Regularity and Variability: Growth Patterns of Online Friendships

Regularity and Variability: Growth Patterns of Online Friendships

Lun Zhang (Department of Journalism and Communication, University of Chinese Academy of Sciences, Beijing, China) and Jonathan J. H. Zhu (Department of Media and Communication, City University of Hong Kong, Kowloon, Hong Kong)
Copyright: © 2014 |Pages: 13
DOI: 10.4018/IJWSR.2014100102

Abstract

Social network sites (SNSs) have brought revolutionary changes to individuals' social interactions. The growth of online personal relationships is crucial for understanding current interpersonal communications and network dynamics. In the context of a Chinese SNS, this study provides an empirical presentation of the growth patterns of individuals' online friendships. This study uncovers the regularity as well as the variability of such growth patterns. On the one hand, the friendship growth patterns show regularity in that the time trajectory of friendship growth for most users levels off at some point of their friendship formation. On the other hand, the growth patterns of online friendships also demonstrate variability. There are three essentially different growth patterns emerged: the logistic pattern (i.e., S-shape), the double-logistic pattern (i.e., double-S shape), and the power pattern (i.e., rotated-L shape). By employing multinomial logistic regression, this study further found that network connectedness lead to the differences in these growth patterns of online friendships. However, a user's personal strategy of online friendship formation is found to have a nil effect on explaining the differences in growth patterns of online friendships. This paper concludes by discussing the theoretical and practical implications of the growth patterns of online relationships.
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Introduction

Social network sites (SNSs) have brought revolutionary changes to individuals’ social lives by permeating numerous aspects of social interaction, such as information transmissions, resource exchanges, and sentimental attachments (Butler, 2001; Caplan, 2003). Thanks to the synchronicity and unboundedness of space in communications, SNSs have loosened the constraints of time and space for offline social interactions. Individuals’ social ties in the offline world can be maintained via SNSs by moving their offline social relationships to this new platform (Ellison, Steinfield, & Lampe, 2007). Moreover, SNSs have liberated users to establish new connections that are outside their pre-existing social groups. Different from the formation of traditional offline social relationships, these new types of connections can be established based on individuals’ common interests rather than their shared geographical location or institutional affiliation that are critical to offline tie formations (Di Gennaro & Dutton, 2007). These revolutionary changes of accumulation of social relationships online have contributed to the process of socialization and allocation of social resources (Campbell, Marsden, & Hurlbert, 1986; Hartup, 1989). In this regard, the growth of online relationships is now crucial for understanding interpersonal communications.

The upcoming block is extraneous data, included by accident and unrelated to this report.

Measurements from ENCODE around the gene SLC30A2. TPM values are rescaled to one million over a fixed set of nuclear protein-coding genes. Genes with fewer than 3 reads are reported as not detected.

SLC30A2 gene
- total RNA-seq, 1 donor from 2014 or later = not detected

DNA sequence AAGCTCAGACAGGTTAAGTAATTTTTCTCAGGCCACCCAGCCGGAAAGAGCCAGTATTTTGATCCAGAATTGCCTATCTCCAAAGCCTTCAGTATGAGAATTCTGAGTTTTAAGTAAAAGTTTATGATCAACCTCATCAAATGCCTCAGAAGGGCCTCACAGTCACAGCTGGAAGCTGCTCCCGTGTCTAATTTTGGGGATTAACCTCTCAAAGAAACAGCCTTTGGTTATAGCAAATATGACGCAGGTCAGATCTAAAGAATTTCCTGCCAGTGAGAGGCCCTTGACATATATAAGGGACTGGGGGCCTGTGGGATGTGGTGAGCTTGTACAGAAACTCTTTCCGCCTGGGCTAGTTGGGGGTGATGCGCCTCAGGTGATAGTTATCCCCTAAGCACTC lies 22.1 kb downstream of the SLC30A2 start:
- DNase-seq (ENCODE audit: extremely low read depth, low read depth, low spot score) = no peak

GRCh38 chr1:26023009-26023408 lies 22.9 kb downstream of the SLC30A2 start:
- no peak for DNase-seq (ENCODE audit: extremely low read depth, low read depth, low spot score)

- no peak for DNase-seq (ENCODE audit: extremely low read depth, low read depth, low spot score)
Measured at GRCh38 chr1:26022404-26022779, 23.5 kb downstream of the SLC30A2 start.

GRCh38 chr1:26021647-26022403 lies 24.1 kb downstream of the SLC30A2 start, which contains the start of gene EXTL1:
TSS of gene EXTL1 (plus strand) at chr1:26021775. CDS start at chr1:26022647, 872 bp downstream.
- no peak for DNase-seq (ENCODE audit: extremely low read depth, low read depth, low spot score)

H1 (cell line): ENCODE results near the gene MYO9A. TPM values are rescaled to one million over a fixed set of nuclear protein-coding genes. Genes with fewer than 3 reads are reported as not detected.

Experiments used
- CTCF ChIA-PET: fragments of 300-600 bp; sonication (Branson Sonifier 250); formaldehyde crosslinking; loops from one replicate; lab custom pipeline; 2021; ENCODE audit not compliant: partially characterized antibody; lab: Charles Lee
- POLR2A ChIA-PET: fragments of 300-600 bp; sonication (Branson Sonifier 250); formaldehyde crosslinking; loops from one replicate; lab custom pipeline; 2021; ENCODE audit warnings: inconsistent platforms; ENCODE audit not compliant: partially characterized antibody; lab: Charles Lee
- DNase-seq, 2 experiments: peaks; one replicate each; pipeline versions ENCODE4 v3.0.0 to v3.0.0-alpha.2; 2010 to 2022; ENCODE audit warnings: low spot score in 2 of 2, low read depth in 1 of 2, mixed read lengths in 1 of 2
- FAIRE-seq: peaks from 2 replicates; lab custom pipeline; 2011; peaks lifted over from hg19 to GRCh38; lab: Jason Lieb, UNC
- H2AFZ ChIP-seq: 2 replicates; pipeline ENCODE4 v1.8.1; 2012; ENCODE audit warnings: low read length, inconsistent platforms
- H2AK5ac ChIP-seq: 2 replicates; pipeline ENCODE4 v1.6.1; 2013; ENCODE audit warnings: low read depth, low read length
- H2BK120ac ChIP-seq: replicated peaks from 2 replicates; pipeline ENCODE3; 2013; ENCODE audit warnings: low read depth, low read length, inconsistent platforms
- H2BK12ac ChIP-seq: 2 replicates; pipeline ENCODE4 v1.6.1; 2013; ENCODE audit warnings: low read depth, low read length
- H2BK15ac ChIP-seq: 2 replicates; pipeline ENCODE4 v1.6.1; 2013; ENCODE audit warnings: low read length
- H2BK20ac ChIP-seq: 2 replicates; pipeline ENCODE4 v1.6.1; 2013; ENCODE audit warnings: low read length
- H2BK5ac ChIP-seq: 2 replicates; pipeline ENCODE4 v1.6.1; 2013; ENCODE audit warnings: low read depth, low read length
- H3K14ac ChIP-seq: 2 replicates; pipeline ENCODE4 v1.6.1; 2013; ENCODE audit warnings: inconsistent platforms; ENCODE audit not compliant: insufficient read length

A review of the literature reveals that very little is yet known about the growth patterns of personal online social relationships. Previous research has paid little attention to the growth patterns of personal social relationships for individuals. Instead, previous studies tend to over-emphasize the aggregated pattern of friendship growth as a whole network. For example, several studies describe the evolution of a network size and other topological characteristics of SNSs (e.g., degree distribution, clustering coefficient, and density of the network) (Ahn, Han, Kwak, Moon, & Jeong, 2007; Kumar, Novak, & Tomkins, 2010). Some studies focus on the growth of online social networks in terms of the extent that they are contributed by the shared similarities of individuals’ attributes, the network distance between members, and the process of personal preferential attachment (i.e., people tend to link to well-connected nodes) (Kossinets & Watts, 2006; Mislove, Koppula, Gummadi, Druschel, & Bhattacharjee, 2008). Although these studies have drawn an overall picture of the growth of online relationships, they have not furthered the understanding of the growth patterns of social relationships at the individual level; that is, can any regularity and/or variability of online friendship growth be found for individuals?

With the success of SNSs, the availability of online friendship formation data with time stamps, coupled with advanced methods that have been proposed in recent years to deal with data at scale, provides possibilities to examine the growth of social relationships in a more rigorous way than has been possible before. In describing the friendship growth of individuals, many of the challenges derive from the difficulty in accessing appropriate datasets. A dataset may contain a complete collection of online social ties with time stamps so that researchers can track the growth of the social relationships for each individual from the very beginning when that individual joins the network. Previous studies have drawn samples at two or more time points (Van Tilburg, 1998; Wang & Wellman, 2010). However, snapshot data with very few time points within each individual have been proven to be inappropriate for revealing the intricacies of changing patterns of social relationships.

The first goal of this study is to identify, describe, and categorize the growth patterns of personal friendships for each individual . Based on the findings of this first objective, this study will further examine the factors that contribute to the differences in the growth patterns of online friendships.

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